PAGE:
22. The banks of the streamlets were continually laved by the waves, raised by the winds playing upon the shaking arbours on them; and a continued cooling shade was spread by the branching trees all around.

23. Standing on that spot, the ladies beheld the hilly hamlet in the lawn, likening a fragment of heaven fallen upon the ground.

24. There the purling rills were softly gliding by, and here the brimming brooks wabbled in the ground. The birds of the air were chirping on the sprays and aquatic fowls were flying about the holes of the sea shore.

25. There they saw the herds of kine slowly moving and grazing in the plains, and filling the echoing woods with their loud lowing; and beheld the space, interspersed with shady groves and arbours and verdant meadows all about.

26. The cliffs were whitened with snow, impenetrable by sunbeams; and the tops of hills were covered with bushy brambles, forming as braids of hair upon their craggy heads.

27. Cascades falling in torrents in the cavities of rocks, and scattering their pearly particles afar, memorialized the churning of the milky ocean by the Mandara mountain.

28. The trees in the glens, loaded as they were with their fruits and flowers, appeared as waiters upon the goddesses, and standing to welcome their approach with their rich presents.

29. Shaken by gusts of roaring winds, the forest trees, were shedding showers of their mellifluent flowers, as offerings to the sylvan gods and people.

30. The birds that approached fearlessly to drink the water dropping from the hill, now fled for fear of their seeming as sleets, shells and shots of archers.

31. The birds parched by thirst, and wishing to drink the water dashed by the waves of the rivulet, were hovering upon it as stars in the sky.

32. There were rows of crows sitting on the tops of the tall tala (or palm) trees, from whose sight the boys were hiding the remains of their sweetmeat.

33. There they beheld the rustic lads with garlands of flowers on their heads and garments; and roaming in the cooling shades of the date, jam and nimba trees.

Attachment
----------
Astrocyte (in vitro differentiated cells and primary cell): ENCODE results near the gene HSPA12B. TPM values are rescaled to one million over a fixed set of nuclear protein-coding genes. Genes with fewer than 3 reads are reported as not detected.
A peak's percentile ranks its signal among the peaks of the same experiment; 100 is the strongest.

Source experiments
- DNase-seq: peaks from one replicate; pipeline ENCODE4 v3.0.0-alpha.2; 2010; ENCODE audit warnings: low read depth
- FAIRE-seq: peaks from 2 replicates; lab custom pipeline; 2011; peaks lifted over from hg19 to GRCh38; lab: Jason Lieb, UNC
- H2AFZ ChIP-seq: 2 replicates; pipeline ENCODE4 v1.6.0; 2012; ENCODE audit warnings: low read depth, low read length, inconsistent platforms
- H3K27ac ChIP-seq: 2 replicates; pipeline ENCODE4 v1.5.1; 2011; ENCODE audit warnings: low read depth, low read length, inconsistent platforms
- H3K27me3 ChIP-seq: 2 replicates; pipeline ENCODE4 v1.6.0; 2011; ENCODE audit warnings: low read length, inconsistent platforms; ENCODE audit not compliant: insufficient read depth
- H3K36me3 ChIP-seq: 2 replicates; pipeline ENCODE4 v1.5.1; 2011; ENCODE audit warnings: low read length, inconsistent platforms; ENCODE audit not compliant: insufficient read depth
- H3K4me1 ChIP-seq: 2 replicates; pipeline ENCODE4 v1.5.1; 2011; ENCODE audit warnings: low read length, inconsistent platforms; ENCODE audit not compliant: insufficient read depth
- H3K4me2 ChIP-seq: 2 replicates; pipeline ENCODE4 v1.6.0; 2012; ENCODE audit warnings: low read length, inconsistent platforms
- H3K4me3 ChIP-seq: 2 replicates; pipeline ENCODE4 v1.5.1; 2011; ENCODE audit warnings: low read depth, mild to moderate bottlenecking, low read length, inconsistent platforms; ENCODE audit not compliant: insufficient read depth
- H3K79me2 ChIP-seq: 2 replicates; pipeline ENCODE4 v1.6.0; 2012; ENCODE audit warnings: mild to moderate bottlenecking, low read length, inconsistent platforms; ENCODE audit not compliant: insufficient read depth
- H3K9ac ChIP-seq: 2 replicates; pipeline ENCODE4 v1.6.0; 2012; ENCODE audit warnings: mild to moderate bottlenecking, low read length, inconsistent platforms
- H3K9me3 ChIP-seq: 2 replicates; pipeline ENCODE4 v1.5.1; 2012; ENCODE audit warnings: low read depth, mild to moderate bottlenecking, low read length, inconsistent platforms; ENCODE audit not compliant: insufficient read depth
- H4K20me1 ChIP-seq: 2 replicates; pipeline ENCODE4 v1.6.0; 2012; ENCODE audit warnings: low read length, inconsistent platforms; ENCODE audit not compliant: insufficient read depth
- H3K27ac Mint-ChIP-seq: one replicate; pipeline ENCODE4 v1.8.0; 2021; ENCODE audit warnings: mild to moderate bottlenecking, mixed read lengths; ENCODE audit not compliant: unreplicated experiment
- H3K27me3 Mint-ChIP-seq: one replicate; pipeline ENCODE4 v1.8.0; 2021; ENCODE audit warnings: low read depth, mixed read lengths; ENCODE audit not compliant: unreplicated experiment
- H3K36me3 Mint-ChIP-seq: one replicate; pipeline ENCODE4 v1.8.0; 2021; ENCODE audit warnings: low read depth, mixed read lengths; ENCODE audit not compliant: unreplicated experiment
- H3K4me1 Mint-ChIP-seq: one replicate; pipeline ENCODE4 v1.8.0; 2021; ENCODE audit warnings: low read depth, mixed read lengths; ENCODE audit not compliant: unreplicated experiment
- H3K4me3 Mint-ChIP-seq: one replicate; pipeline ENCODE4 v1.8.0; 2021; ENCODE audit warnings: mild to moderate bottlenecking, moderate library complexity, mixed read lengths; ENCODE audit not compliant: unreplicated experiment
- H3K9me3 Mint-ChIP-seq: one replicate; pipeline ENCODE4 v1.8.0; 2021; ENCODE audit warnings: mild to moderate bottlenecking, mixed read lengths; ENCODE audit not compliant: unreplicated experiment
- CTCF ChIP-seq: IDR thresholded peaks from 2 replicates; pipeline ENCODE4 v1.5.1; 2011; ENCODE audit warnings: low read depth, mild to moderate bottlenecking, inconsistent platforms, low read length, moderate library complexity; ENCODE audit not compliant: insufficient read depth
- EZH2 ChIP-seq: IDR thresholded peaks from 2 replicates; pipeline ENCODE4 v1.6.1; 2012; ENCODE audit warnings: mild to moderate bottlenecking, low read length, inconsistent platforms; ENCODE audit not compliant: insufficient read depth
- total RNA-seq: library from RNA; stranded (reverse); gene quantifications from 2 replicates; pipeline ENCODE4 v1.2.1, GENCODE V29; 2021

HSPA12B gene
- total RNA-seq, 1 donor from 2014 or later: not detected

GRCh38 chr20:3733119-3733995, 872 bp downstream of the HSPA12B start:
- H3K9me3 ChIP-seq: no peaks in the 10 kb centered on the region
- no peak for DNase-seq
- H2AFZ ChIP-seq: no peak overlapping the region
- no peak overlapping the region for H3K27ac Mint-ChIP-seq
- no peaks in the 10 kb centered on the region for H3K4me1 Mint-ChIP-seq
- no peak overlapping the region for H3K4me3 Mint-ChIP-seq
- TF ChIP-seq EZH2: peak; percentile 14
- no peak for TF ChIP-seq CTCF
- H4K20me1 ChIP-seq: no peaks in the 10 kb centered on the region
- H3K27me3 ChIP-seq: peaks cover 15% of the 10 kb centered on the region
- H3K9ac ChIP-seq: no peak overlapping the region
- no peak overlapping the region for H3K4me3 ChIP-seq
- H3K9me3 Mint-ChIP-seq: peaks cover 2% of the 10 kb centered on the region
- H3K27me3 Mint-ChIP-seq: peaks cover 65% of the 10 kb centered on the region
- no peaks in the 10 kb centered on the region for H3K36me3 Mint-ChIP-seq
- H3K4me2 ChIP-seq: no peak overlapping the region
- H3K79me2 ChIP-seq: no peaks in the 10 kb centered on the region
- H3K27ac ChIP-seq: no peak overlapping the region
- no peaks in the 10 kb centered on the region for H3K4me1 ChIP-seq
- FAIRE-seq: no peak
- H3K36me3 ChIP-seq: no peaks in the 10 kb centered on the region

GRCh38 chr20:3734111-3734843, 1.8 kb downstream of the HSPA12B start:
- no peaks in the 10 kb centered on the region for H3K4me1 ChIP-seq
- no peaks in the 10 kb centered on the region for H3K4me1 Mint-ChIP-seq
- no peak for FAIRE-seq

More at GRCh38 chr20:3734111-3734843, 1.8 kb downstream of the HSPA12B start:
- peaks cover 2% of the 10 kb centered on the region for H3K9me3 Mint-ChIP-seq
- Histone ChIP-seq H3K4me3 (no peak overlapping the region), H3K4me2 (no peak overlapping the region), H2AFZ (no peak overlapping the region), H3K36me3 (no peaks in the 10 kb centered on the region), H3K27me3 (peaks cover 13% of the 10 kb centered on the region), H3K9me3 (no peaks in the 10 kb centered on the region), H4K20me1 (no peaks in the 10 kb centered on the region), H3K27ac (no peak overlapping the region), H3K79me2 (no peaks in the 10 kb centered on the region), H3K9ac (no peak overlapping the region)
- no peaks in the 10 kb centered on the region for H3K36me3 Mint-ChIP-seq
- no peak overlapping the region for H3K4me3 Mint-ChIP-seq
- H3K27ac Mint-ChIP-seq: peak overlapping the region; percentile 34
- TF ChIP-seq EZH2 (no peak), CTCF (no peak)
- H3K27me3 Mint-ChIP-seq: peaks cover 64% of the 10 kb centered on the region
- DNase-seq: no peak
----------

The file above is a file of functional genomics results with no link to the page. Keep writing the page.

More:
34. They saw the lean and hungry beggar woman passing slowly by the way, and clad in her flaxen robe, with chaplets of blossoms for her ear dress.

35. They saw the lazy rustics sitting retired in their lonely retreats, and conversing afar from the noisy brooks where they could hardly hear one another.

36. They saw the naked mendicant boys, besmeared in their face and hands with curd, and with cow-dung upon their bodies, and holding the flowery branches of plants in their hands, and crowding in the compound.

37. The bushes on the verdant banks of the river, were shaken to and fro as in a swing by the dashing of the waves, which left their marks on the sandy shore, as the waters receded to their bed.

38. The house was full of flies cloyed with the sweets of milk and curds; but the children were moaning with cries for their want of sufficient food.

39. The herdswomen were observed to be fretting, at seeing their wristlets daubed by the cow-dung, (which they were pasting); and the men were seen to be smiling, at seeing the eagerness of women, for tying the loosened knots of their hair.

40. The crows were alighting from the tops of hills, to pick up the offerings of the holy sages; and the paths about their houses, were strewn over with the sacred kuru and kurunta leaves.

41. The floral plants growing in the caverns of the hills, and about the precincts of the house, covered the ground every morning, with heaps of flowers to the depth of the heels.

42. There were the chouri kine and antelopes, grazing in one part of the forest; and also the tender fawn sleeping on the bed of grass under the gunja groves.

43. There were the young calves lying on one side, and shaking their ears to drive the flies away; which were fluttering on their faces, and upon the milk exuding from the sides of their mouths.

44. The rooms were stored with honey, which had been collected by driving the bees from the hives; the gardens were full of flowering asokas (asoka Jonesia); and their rooms were painted with lacdye.

45. The winds moistened by the showers of rain, had given the arboretum to bloom, and the blooming buds of Kadamba, overhung like a canopy, the beds of green grass below.